Genetic susceptibility plays an important role in the development of type 2 diabetes mellitus. During the previous funding period, we identified and examined a panel of 112 large families in which type 2 diabetes was diagnosed at a young (43 families) or middle (69 families) age and was transmitted through three generations (1578 individuals including 810 diabetics) an apparently autosomal dominant pattern of inheritance. In these families, we found strong linkage between type 2 diabetes and a 0.3-1.0 Mb region on chromosome 20q. This region harbors a gene that accounts for typical insulin resistant diabetes in about one third of our families with onset in middle-age. In this renewal application, we propose to identify the putative susceptibility gene for type 2 diabetes located on the long arm of chromosome 20. Once cloned, the function of this gene will be characterized at the level of the cell, tissue, organism and population. Also, through a genome- wide scan and positional candidate gene approach, we will search for additional, highly penetrant susceptibility genes for type 2 diabetes in an expanded panel of highly informative families. All aspects of our research will be facilitated by the continuing refinement of Human Genome Project data. The probability of identifying a gene for type 2 diabetes on chromosome 20q is very high. This gene could be the first to account for a significant proportion of typical type 2 diabetes and, as such, it will provide insight to a pathway underlying the development of typical insulin-resistant diabetes. The innovation of the proposed research is the collection of families with """"""""Mendelian"""""""" segregation of type 2 diabetes. Given past successes in identifying regions of importance for Mendelian disorders, we expect that our strategy based on families having an apparently autosomal dominant mode of inheritance will be highly productive in identifying susceptibility genes for type 2 diabetes, beyond that on chromosome 20q.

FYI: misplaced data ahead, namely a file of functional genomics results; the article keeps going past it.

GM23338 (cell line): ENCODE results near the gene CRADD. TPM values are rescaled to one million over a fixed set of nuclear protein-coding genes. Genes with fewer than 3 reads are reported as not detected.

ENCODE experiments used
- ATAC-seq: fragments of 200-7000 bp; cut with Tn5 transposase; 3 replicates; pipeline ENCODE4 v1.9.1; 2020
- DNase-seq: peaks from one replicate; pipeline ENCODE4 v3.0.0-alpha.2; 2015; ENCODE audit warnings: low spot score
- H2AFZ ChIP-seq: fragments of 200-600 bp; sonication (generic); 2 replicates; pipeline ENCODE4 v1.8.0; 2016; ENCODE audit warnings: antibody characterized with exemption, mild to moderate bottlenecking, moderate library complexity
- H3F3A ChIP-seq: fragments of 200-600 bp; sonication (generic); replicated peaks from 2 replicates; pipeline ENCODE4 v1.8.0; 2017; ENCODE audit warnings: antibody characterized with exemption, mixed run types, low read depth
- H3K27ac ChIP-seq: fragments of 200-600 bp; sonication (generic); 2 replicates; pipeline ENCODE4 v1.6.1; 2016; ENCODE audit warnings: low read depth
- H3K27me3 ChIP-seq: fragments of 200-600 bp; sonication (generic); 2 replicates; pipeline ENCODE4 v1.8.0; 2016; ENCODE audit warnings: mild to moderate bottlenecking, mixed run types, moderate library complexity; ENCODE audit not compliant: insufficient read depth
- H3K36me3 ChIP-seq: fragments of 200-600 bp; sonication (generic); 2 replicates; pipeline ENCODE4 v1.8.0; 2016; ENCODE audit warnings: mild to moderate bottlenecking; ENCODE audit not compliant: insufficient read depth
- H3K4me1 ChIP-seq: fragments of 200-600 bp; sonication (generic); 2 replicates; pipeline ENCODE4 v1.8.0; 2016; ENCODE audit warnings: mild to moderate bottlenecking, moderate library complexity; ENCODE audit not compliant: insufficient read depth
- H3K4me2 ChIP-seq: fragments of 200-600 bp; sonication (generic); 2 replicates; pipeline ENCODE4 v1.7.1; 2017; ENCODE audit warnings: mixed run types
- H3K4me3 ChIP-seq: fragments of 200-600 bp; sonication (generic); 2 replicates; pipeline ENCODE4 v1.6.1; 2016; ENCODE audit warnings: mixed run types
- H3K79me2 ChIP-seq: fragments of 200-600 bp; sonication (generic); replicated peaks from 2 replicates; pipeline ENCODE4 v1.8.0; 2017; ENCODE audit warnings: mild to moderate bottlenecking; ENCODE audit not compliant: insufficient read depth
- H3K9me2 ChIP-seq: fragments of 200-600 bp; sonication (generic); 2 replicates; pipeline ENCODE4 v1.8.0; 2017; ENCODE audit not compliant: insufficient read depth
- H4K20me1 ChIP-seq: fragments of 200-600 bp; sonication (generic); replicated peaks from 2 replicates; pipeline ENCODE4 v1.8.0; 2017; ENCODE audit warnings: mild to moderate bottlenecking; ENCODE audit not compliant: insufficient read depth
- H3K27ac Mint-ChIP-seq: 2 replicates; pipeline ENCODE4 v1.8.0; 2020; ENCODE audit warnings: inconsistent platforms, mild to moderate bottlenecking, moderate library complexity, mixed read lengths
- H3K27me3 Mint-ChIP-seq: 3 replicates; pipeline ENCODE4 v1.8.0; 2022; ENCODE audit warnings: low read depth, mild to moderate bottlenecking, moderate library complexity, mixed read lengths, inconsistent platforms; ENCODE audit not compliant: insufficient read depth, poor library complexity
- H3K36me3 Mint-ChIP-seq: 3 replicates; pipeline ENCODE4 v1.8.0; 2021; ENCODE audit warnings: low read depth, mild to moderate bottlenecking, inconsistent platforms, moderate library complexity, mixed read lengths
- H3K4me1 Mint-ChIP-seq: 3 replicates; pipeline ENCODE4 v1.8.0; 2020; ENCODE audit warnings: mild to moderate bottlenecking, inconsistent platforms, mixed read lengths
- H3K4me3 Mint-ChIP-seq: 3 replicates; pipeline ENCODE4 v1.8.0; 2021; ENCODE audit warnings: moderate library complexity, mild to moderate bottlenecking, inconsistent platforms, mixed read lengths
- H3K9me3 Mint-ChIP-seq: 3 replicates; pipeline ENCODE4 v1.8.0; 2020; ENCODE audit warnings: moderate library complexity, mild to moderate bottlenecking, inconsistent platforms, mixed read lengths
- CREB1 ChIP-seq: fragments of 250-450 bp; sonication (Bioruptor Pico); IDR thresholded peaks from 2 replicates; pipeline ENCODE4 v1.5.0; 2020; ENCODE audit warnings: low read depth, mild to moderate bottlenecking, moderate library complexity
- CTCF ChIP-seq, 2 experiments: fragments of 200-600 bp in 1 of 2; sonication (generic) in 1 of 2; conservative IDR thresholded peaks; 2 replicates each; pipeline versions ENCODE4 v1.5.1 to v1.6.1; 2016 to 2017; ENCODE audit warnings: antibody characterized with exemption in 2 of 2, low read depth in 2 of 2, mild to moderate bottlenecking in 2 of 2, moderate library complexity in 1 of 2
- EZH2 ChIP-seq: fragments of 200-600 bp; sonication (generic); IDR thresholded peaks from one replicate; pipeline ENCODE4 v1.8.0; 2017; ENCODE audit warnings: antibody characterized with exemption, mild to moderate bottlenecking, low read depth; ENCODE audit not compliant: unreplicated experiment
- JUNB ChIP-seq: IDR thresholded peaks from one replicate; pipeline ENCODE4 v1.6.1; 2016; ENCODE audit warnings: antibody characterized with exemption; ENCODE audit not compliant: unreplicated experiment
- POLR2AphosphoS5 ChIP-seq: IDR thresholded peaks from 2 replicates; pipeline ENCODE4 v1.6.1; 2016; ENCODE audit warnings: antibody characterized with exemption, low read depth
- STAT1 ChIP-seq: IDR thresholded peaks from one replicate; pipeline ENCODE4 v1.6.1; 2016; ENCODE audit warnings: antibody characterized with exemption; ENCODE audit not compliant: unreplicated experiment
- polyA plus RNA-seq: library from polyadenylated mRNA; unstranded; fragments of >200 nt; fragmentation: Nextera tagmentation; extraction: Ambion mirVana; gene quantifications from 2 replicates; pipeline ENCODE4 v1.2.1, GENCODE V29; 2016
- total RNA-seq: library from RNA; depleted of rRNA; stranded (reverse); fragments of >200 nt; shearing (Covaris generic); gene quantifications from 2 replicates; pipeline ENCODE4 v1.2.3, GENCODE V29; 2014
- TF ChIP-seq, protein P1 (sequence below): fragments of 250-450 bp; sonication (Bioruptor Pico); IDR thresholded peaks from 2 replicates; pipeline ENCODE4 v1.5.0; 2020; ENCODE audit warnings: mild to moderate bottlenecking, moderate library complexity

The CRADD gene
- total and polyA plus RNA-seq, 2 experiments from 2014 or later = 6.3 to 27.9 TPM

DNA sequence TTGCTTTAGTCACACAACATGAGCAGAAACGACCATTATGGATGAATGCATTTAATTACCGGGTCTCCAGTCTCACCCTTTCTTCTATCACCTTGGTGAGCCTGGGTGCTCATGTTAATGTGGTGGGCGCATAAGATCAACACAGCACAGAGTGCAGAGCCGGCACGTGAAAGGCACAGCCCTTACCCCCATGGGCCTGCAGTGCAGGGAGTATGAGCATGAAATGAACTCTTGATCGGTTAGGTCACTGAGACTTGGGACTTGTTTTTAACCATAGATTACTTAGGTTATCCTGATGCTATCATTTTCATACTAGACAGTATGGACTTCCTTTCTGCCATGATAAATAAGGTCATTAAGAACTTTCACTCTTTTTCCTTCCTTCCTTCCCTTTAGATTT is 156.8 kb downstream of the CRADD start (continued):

National Institute of Health (NIH)
National Institute of Diabetes and Digestive and Kidney Diseases (NIDDK)
Research Project (R01)
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Metabolism Study Section (MET)
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Mckeon, Catherine T
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Joslin Diabetes Center
United States
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